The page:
embracery


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em·brac·er·y

 (ĕm-brā′sə-rē)
n. pl. em·brac·er·ies
The criminal offense of attempting to affect a jury's decision making through means other than evidence and argument in open court, as by instruction outside of the courtroom, threats, or bribery. Also called bracery.

[Middle English embracerie, from embracen, to influence a jury by illegal means, to embrace; see embrace.]
American Heritage® Dictionary of the English Language, Fifth Edition. Copyright © 2016 by Houghton Mifflin Harcourt Publishing Company. Published by Houghton Mifflin Harcourt Publishing Company. All rights reserved.

embracery

(ɪmˈbreɪsərɪ)
n
(Law) criminal law the offence of attempting by corrupt means to influence a jury or juror, as by bribery or threats
Collins English Dictionary – Complete and Unabridged, 12th Edition 2014 © HarperCollins Publishers 1991, 1994, 1998, 2000, 2003, 2006, 2007, 2009, 2011, 2014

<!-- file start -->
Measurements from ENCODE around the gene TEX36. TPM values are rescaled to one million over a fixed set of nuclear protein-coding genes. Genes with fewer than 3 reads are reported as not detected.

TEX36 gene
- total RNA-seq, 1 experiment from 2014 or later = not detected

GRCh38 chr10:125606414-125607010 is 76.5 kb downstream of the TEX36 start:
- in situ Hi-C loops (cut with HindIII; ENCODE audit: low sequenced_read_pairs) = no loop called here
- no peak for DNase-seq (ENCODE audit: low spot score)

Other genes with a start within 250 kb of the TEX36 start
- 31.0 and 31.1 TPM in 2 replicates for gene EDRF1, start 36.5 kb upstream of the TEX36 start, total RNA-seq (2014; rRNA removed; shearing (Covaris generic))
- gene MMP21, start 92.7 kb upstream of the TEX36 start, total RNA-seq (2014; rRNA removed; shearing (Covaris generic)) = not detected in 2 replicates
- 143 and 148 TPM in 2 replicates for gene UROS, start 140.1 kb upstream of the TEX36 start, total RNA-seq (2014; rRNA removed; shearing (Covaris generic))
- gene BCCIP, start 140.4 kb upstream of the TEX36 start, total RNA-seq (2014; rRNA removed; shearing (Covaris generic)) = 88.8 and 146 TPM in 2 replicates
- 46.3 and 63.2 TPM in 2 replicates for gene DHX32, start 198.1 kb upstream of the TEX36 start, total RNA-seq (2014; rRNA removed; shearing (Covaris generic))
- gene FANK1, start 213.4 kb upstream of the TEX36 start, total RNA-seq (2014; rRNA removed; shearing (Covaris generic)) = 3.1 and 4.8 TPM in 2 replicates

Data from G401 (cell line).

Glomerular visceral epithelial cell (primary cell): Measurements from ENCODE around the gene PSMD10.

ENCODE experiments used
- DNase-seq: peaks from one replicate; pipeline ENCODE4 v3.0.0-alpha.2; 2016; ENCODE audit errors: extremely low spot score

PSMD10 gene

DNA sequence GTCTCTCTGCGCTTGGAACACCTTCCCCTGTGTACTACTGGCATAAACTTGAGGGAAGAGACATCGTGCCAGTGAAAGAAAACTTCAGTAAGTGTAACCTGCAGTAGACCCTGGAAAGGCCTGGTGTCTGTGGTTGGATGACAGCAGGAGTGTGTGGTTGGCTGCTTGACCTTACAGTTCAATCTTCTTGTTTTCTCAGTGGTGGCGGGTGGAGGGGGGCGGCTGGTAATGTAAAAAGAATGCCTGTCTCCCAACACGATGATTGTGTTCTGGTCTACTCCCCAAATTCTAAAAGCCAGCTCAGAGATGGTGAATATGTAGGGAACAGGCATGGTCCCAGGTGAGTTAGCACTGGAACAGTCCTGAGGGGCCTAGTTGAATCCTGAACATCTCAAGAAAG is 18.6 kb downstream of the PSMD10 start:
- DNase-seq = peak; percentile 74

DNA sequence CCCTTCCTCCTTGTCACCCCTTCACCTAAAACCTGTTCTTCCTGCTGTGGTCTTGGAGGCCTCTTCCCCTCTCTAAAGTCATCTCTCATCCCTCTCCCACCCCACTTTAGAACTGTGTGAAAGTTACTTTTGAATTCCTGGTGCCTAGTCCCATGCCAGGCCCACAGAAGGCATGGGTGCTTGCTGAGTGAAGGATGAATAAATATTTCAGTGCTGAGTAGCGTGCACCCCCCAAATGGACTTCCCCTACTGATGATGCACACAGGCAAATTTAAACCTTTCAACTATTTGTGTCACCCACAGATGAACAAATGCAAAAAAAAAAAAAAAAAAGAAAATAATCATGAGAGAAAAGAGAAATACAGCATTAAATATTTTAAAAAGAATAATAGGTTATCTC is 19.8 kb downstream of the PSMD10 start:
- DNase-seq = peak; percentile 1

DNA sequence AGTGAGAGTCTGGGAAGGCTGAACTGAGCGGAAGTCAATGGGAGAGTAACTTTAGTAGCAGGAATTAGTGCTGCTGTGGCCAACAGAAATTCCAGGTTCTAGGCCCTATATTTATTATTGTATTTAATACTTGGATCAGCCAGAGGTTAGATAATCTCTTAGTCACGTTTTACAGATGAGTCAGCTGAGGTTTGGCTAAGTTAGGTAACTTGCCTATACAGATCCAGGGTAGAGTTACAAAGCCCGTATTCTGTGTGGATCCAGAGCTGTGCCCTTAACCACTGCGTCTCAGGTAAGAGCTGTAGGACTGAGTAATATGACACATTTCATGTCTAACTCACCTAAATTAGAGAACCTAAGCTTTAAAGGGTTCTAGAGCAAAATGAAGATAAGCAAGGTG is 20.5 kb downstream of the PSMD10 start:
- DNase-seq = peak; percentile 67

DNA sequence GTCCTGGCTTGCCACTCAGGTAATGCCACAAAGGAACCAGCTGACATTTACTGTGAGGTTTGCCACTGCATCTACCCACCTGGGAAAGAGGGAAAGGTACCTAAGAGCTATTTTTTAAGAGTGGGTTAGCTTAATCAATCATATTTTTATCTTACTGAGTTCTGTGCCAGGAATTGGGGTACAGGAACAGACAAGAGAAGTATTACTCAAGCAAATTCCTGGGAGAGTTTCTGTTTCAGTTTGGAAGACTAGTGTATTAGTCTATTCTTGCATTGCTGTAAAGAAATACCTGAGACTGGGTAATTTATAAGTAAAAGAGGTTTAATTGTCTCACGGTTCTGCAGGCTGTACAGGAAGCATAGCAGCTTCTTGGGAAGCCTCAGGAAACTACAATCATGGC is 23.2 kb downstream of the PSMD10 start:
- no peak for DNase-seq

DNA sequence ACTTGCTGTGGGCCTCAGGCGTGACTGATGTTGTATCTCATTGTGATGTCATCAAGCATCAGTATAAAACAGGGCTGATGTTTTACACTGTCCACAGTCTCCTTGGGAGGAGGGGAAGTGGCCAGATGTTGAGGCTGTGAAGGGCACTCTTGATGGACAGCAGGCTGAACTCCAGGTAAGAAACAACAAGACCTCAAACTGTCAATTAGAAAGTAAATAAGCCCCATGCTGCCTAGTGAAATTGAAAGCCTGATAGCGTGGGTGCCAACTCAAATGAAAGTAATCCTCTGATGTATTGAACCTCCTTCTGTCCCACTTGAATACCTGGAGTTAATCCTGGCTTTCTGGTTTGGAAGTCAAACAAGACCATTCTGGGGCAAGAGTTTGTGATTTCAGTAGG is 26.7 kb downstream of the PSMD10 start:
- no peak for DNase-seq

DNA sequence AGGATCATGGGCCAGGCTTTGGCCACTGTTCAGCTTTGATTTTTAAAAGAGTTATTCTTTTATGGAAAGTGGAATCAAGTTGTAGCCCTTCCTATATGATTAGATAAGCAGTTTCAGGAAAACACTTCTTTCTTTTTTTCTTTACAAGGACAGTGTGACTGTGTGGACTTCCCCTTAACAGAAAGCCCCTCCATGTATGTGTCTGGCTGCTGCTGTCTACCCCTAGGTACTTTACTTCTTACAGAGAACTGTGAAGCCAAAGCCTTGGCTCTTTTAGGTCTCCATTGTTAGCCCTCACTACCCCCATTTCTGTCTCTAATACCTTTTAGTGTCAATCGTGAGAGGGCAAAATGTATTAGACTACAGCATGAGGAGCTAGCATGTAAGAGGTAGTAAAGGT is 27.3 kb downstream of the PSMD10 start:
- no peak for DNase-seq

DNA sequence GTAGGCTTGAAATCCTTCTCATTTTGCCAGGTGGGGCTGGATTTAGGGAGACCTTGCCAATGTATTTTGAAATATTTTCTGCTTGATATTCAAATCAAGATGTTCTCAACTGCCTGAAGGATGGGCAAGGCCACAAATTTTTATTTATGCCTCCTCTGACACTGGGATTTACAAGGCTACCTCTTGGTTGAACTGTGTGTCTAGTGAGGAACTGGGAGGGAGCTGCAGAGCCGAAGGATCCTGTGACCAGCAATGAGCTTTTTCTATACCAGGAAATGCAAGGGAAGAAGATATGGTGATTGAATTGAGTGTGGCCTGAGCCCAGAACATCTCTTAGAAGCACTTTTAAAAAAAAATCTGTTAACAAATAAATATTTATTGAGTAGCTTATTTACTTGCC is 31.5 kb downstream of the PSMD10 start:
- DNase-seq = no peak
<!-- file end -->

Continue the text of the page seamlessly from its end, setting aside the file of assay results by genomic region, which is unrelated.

em•brac•er•y

(ɛmˈbreɪ sə ri)

n., pl. -er•ies.
an attempt to influence a judge or jury by corrupt means, as bribery or intimidation.
[1400–50; late Middle English embracerie, derivative of embracen to bribe]
Random House Kernerman Webster's College Dictionary, © 2010 K Dictionaries Ltd. Copyright 2005, 1997, 1991 by Random House, Inc. All rights reserved.

embracery

the crime of attempting to influence or suborn a judge or jury by bribery, threats, etc.
See also: Crime
-Ologies & -Isms. Copyright 2008 The Gale Group, Inc. All rights reserved.
Translations

embracery

n (Jur) → Bestechungsversuch m
Collins German Dictionary – Complete and Unabridged 7th Edition 2005. © William Collins Sons & Co. Ltd. 1980 © HarperCollins Publishers 1991, 1997, 1999, 2004, 2005, 2007
References in periodicals archive ?
A Naphtha B Saltpetre C Gelignite D Antifreeze QUESTION 15 - for 15 points: Which crime was once known as embracery? A Jury nobbling B Highway robbery C Smuggling D Blackmail
(196.) Beck, supra note 191, at 567-71 & nn.154, 156 (describing early qui tam statutes, and noting that "[t]he bulk of these enactments regulated economic activities in a wide array of industries"); see also HARDING, supra note 58, at 158-59 ("Because of embracery (the corruption of juries) ...